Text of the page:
I picked up this postcard at Wirral Transport Museum recently and having tracked the same photo down in the book ‘Southport in the age of the tram’ by James Dean & Cedric Greenwood I can say that the authors say this of it:-
Company cars 16 and 11 pass on Lord Street at the junction with Eastbank Street Square about 1907-08. The book credits the photo to the Geoff Price Collection. They go on to say that the neo-Elizabethan timbered building on the right is Lomas’s (later Cannell’s) a high-class fashion store which opened in 1905
Click on the photo/postcard to enlarge it.
This 40 page illustrated booklet was printed by Tinlings of Liverpool a well known printing company of the day.
I was lucky recently to pick up a copy of ‘The First Sixty Years’ booklet which describes itself as ‘A pictorial record of the Liverpool Corporation Passenger Transport undertaking issued on the occasion of the last tramcar running in Liverpool on the 14th September 1957’
It’s a fascinating read and is well illustrated with photos of the trams, buses and indeed the people who worked for the Corporation’s Passenger Transport Department up until that date. Now, of course, passenger transportation in Liverpool is a Merseyside County-wide/City Region operation run by Merseytravel.
Liverpool’s last tram as depicted on a postcard *
I was interested to see the illustration below from the booklet of a tramcar that ran from Aintree to Aigburth until the 1930’s:-
What’s really good news is that two former Liverpool Corporation trams are alive and very well. One is easily accessed at Wirral Transport Museum in Birkenhead (it’s known as a ‘Baby Grand’) and the other (Liverpool Streamline Tram 869) is at the National Tramway Museum in Crich, Derbyshire. Both are in working order having been fully restored and the one at Wirral Transport Museum (Taylor Street Birkenhead) is regularly out on the track to and from Woodside Ferry Terminal on Museum open days.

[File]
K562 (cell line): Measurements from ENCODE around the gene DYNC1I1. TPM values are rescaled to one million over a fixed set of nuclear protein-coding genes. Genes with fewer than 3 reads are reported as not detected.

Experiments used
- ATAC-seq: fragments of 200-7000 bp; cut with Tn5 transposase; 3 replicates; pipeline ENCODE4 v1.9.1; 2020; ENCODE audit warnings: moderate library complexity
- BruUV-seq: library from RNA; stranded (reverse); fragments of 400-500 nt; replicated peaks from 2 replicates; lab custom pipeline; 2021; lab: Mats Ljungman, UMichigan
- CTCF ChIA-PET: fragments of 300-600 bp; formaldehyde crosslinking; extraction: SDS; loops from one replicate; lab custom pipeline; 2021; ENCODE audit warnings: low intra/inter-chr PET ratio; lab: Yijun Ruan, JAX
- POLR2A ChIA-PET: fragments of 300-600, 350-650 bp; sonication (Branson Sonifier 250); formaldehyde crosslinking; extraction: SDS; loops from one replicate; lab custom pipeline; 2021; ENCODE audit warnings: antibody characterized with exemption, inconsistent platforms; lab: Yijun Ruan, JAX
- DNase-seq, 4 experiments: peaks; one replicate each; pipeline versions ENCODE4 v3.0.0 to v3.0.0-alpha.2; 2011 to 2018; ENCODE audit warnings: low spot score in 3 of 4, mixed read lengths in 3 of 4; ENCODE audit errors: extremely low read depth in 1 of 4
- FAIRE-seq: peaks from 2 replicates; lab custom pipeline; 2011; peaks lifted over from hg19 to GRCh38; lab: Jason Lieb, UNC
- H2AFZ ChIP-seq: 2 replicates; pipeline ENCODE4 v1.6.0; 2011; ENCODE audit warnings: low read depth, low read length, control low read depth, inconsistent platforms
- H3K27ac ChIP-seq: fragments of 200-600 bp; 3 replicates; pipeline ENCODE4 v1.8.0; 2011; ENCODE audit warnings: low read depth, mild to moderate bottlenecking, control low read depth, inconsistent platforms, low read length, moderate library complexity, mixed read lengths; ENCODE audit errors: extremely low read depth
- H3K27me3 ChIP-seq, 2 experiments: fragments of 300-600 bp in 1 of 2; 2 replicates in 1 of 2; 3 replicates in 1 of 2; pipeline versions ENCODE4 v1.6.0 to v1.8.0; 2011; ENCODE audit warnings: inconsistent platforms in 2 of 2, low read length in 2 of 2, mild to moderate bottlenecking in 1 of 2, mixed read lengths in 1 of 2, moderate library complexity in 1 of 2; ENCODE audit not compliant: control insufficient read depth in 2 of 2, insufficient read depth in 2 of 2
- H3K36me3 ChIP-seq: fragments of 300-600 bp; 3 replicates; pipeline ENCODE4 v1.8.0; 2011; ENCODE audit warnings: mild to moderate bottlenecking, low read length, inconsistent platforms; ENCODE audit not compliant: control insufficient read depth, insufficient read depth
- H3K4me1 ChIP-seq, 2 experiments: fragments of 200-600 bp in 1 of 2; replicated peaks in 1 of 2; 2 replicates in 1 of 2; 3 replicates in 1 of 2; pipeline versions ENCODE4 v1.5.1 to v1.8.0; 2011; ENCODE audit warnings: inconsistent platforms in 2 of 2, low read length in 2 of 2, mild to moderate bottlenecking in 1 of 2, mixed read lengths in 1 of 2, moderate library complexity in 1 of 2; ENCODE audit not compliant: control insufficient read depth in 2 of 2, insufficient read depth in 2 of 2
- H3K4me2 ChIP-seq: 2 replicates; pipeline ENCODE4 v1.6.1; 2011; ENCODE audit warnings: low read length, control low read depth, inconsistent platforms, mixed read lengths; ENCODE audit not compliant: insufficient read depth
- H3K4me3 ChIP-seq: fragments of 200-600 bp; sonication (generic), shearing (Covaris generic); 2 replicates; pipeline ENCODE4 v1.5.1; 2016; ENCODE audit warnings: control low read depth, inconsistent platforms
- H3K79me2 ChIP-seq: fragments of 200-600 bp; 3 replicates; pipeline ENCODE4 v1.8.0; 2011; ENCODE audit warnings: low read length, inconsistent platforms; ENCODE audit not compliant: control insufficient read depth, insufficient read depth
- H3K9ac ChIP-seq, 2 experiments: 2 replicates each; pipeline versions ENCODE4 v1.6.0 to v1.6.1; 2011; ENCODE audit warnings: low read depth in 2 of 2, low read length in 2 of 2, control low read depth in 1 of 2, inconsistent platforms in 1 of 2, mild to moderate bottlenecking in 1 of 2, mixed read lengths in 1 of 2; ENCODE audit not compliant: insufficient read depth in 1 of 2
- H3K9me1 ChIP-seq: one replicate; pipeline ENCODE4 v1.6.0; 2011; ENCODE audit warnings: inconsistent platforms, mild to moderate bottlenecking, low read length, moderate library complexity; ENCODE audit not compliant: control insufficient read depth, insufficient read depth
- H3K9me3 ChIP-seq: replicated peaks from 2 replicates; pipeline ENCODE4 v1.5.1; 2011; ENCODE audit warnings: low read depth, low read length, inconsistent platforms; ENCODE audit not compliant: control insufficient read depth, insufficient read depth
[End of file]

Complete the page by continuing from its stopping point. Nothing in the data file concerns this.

‘Baby Grand’ Tramcar 245 at Woodside Ferry Terminal.
Liverpool Tram 869 at Crich Tramway Village, Derbyshire.
* The tramcar was bought by the Seashore Trolley Museum of Kennebunkport, Maine, U.S. and shipped via Boston, Massachusetts in 1958. As of 2017, it was at the back of a shed at the Museum, and in poor condition. – source Wikipedia
It’s hard to believe in 2019 that back in the 1930’s, 1940’s and 1950’s it was all the fashion to get rid of tramways and get rid of them virtually every UK town and city did – Liverpool in 1957.
The City had some really nice streamlined trams, the larger version of which gained the nickname ‘Green Goddess’ and if you are willing to travel to Derbyshire they have one at the National Tramway Museum at Crich – see link below. Sadly, each time I’ve been there it has not been one of the trams in use that day but you never know one day I’ll be lucky.
I would add that the smaller streamlined tram in Liverpool also had a nickname ‘Baby Grand’ and there’s a beautiful example of one at Wirral Transport Museum. It belongs to National Museums Liverpool. But I digress this posting is about the larger Green Goddesses.
The first two photo’s in the posting are from postcards.
The lead photo is of tram 293 built at Edge Lane Works in 1939. It is pictured at Hurst Gardens, Edge Lane Drive Liverpool in September 1957 in it’s special Last Tram livery. It is now I understand at Seashore Trolley Museum USA – Photo credit late Brian P Martin collection.
The 2nd photo is of tram 869 at the National tramway Museum Crich. It was restored in Liverpool by the ‘869 Group’ of the Merseyside Tramway Preservation Society. Photo credit unknown.